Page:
One small (2 2/5″ in diameter) tomato (91g) provides 16 calories, 0.8g of protein, 3.5g of carbohydrates, and 0.2g of fat. Tomatoes are an excellent source of vitamin C, fiber, and vitamin K. The following nutrition information is provided by the USDA.

Calories: 16
Fat: 0.2g
Sodium: 5mg
Carbohydrates: 3.5g
Fiber: 1.1g
Sugars: 2.4g
Protein: 0.8g
Vitamin C: 12.5mg
Vitamin K: 7.2mcg

Carbs: A small tomato (91g) contains 3.5 grams of carbs. Of the carbohydrates, 2.4 grams are from naturally occurring sugars, and 1.1 grams come from fiber. Tomatoes are considered a low glycemic index food.

Fats: Like most fruits and vegetables, tomatoes contain very little fat.

Protein: There is just under 1 gram of protein in a small, fresh tomato.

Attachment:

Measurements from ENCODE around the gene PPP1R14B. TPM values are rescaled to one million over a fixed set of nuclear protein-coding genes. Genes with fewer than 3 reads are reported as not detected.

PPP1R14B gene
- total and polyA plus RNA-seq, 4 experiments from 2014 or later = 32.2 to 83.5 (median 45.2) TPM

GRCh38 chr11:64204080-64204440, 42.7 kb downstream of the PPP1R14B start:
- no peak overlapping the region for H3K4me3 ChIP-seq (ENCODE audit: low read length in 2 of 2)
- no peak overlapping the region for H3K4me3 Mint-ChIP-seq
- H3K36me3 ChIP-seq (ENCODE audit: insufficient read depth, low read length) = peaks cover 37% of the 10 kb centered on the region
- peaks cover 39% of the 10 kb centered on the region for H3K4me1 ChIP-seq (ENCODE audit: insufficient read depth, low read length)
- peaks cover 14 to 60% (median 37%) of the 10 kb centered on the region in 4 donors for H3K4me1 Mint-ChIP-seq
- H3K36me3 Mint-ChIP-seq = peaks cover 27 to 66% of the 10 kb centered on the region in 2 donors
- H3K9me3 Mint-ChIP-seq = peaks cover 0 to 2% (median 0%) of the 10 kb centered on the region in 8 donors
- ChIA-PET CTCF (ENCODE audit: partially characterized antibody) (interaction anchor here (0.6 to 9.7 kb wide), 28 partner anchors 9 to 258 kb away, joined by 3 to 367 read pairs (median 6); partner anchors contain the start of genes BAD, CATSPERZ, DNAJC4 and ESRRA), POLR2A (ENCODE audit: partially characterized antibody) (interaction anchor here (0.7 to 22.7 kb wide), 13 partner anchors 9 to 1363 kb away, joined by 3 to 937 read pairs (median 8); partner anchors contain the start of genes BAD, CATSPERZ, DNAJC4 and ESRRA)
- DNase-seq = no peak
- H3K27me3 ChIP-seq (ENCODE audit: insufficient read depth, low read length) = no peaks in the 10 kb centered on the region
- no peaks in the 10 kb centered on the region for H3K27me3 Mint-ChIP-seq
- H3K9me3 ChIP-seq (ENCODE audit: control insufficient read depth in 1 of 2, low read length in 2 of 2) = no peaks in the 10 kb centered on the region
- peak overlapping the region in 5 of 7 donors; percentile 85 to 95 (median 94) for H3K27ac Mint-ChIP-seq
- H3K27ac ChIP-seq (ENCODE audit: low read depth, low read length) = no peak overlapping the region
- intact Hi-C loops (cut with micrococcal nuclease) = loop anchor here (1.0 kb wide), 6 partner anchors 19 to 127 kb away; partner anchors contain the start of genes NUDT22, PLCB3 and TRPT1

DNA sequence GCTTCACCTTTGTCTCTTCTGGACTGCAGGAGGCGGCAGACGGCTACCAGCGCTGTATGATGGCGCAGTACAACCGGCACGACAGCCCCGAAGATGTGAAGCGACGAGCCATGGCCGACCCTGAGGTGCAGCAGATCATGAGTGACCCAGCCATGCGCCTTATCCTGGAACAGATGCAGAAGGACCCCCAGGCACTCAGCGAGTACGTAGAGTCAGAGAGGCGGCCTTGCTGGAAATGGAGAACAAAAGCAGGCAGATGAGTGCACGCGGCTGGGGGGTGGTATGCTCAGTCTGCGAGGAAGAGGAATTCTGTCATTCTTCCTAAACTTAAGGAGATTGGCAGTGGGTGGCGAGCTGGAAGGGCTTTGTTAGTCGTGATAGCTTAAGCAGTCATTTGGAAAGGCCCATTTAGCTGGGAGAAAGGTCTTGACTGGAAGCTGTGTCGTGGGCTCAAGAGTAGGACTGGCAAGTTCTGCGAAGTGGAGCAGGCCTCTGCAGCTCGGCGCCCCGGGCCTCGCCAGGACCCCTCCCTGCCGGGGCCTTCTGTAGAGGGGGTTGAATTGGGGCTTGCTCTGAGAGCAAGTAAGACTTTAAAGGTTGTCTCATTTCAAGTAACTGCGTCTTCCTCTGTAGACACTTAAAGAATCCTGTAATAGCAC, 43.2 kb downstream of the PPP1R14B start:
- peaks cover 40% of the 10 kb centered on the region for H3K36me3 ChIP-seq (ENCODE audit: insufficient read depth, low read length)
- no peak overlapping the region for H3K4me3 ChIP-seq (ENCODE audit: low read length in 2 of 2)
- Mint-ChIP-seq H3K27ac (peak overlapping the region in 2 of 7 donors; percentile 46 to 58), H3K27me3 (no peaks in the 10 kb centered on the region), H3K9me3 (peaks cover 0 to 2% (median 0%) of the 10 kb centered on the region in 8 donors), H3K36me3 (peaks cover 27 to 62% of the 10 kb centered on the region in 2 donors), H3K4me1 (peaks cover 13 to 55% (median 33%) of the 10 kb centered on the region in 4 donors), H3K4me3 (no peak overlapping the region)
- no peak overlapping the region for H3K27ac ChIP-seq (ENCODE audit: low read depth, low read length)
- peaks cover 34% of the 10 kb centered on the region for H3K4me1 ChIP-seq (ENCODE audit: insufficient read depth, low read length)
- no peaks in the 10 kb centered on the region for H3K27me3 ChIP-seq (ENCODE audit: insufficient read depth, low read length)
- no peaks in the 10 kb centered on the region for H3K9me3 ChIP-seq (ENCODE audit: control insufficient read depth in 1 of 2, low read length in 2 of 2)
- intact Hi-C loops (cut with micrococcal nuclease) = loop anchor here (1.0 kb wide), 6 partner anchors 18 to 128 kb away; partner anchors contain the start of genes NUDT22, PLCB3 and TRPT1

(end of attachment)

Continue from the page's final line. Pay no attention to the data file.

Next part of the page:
Vitamins and Minerals: Tomatoes are a great source of potassium and vitamin C. Several beneficial forms of vitamin A are also present in tomatoes, including lutein, zeaxanthin, and lycopene.

Calories: One small tomato (91g) provides 16 calories, 73% of which come from carbs, 18% from protein, and 9% from fat.

Tomatoes are a low-calorie, low-fat hydrating fruit with a low glycemic index. Tomatoes are high in vitamin C, vitamin K, and potassium.

Source: Eatthis/verywellfit!